Careers rarely develop the way we plan them. Our career path often takes many twists and turns, with particular events, choices and people influencing our direction.
We asked Elaine MacDonald from St. Michael's House to give some advice for people considering this job:
Make sure you are willing to go the full distance in terms of the time needed to train as a Clinical Psychologist – it’s typically at least six years academic study, and invariably this period is interspersed with work in a relevant field.
Do be as confident as you can that you’re happy being a “listener” and “observer”, as you will spend significant amounts of time in your work life as a Clinical Psychologist being in this role, as well as being in the “do-er” role and being in the limelight.
To have a good ‘fit’ with this career you’ll need to be happy working with people – as individuals on a one to one basis, with groups (e.g. families), and as part of a team in the workplace.
You need to have a good attention to detail as the job needs good observation skills, record keeping, and organisation skills.
Be prepared for learning and self-development to be on-going for the whole of your career because, as a Clinical Psychologist, you’ll be learning and using techniques and intervention approaches that are being constantly developed, and be working in accordance with policies and laws that are also constantly evolving.
The last piece of advice I’d give to someone considering this job is to be as sure as you can that you feel comfortable and even excited at the prospect of your career revolving around people and groups with all the varied, diverse, and unpredictable rewards and challenges that this brings!
What are your interests?
Administrative people are interested in work that offers security and a sense of being part of a larger process. They may be at their most productive under supervisors who give clear guidelines and while performing routine tasks in a methodical and reliable way.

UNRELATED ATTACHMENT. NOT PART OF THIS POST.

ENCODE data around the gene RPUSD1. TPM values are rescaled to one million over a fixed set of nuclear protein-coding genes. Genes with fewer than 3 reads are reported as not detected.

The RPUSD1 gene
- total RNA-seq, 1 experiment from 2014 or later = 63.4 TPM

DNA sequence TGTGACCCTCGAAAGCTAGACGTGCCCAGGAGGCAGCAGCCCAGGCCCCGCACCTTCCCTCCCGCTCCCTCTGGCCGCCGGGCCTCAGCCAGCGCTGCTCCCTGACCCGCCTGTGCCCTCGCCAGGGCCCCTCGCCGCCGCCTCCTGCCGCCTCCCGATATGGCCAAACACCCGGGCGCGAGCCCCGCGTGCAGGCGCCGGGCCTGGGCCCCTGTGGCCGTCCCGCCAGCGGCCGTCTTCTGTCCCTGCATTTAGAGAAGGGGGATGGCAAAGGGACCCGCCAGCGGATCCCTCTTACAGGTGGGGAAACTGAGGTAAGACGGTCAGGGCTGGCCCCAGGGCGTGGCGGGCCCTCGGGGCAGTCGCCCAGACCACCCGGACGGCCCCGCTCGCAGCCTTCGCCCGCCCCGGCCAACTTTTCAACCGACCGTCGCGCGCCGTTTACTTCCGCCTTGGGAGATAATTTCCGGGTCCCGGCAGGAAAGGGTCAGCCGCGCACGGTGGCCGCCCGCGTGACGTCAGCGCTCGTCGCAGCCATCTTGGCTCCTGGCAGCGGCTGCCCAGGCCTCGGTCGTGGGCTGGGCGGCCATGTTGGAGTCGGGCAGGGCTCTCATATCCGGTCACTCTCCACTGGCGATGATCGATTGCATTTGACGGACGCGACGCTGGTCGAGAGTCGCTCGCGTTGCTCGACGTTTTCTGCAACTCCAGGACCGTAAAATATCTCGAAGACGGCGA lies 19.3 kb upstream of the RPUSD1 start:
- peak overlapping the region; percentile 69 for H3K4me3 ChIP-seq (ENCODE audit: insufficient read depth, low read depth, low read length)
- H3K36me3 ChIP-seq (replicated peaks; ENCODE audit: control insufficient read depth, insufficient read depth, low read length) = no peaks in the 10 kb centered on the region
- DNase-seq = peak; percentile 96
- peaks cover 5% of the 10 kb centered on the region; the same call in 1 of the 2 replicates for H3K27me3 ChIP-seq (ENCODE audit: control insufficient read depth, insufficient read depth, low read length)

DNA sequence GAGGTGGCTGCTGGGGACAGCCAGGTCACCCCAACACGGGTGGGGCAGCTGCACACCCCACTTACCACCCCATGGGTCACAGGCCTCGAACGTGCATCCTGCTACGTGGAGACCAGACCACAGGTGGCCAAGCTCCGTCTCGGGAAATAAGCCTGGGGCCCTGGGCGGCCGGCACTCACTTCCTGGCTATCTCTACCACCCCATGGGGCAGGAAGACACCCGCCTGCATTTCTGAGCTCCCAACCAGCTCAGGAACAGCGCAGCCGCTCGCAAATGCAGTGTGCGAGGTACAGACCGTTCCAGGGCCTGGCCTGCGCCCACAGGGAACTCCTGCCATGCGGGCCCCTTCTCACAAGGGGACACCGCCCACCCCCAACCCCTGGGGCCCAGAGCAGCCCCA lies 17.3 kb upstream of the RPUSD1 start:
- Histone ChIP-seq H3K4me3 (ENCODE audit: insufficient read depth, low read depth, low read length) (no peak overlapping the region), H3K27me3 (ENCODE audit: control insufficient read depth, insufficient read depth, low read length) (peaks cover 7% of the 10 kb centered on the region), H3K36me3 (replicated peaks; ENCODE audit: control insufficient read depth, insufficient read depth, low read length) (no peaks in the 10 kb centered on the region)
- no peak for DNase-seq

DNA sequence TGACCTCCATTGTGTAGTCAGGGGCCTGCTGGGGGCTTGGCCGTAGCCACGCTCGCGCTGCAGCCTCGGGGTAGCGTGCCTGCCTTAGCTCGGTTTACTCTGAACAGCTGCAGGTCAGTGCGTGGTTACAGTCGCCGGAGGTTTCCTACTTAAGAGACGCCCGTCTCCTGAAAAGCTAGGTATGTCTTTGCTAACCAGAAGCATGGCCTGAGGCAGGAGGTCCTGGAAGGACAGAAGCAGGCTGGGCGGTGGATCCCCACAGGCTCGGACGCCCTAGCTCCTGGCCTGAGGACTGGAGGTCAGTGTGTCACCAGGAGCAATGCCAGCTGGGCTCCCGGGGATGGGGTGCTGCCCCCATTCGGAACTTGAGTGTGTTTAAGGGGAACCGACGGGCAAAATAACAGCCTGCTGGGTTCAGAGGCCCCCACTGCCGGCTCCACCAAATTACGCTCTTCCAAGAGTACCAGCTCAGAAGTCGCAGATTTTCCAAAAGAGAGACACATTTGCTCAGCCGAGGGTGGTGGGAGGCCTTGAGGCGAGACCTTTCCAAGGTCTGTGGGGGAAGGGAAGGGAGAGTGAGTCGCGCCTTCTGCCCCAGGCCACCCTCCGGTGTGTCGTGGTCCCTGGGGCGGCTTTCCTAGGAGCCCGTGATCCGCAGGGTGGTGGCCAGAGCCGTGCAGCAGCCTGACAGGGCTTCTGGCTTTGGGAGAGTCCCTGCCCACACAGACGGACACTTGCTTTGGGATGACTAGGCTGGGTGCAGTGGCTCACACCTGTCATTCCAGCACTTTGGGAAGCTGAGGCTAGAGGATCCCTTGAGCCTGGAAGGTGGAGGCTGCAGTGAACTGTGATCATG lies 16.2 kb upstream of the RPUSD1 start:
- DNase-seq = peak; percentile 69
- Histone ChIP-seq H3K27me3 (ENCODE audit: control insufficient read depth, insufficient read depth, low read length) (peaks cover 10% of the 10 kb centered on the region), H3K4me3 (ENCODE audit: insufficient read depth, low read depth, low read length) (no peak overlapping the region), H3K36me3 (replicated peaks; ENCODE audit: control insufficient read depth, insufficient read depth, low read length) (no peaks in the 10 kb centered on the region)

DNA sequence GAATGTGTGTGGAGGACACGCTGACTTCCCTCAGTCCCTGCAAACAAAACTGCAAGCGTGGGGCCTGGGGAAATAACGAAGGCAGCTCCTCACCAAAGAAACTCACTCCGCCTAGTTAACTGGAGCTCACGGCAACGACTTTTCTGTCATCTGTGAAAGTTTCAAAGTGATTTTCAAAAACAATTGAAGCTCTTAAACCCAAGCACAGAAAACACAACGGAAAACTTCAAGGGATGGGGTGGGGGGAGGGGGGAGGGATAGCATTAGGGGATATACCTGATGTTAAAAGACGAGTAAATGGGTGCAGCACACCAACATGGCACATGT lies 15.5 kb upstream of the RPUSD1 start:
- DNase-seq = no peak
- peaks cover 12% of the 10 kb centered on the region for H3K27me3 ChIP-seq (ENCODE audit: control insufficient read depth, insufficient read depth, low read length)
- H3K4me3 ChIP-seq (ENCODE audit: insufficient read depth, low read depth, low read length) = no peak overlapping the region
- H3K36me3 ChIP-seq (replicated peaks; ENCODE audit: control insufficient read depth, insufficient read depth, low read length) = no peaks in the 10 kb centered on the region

They tend to enjoy clerical and most forms of office work, where they perform essential administrative duties. They often form the backbone of large and small organisations alike. They may enjoy being in charge of office filing systems, and using computers and other office equipment to keep things running smoothly. They usually like routine work hours and prefer comfortable indoor workplaces.
A fully qualified medical doctor who examines and diagnoses disorders and diseases using x-rays and radioactive materials, and may also treat patients.
k > k
Applies psychological theories and the scientific study of behaviour, to help people with a wide range of mental, developmental and physical health problems.
32k > 86k
Listens to, supports and tries to help people as they sort out their personal issues.
24k > 46k
Leisure Centre Manager
Supervises and manages the running of all kinds of recreation facilities.
24k > 45k
Works in a laboratory assisting scientific and technical staff with day to day duties.
25k > 50k
Assists adults with daily living activities at the person's home or in a daytime non-residential facility.
24k > 36k
Swimming Pool Technician
Service and maintain pools, spas and hot tubs in homes, gyms, hotels and leisure centres, making sure they are safe for bathers.
19k > 41k
Researches how the nervous system behaves; develops pharmaceuticals for neurological disorders.
k > k
Sports Development Officer
Promote access to sport and physical activity for people of all ages and abilities. Often organise projects, classes, programmes, coaching, club development and training for those who want to participate.
20k > 48k
Investigates and describes the causes and potential spread of disease, disability, or health outcomes. They may also engage in developing the means for prevention and control of infections.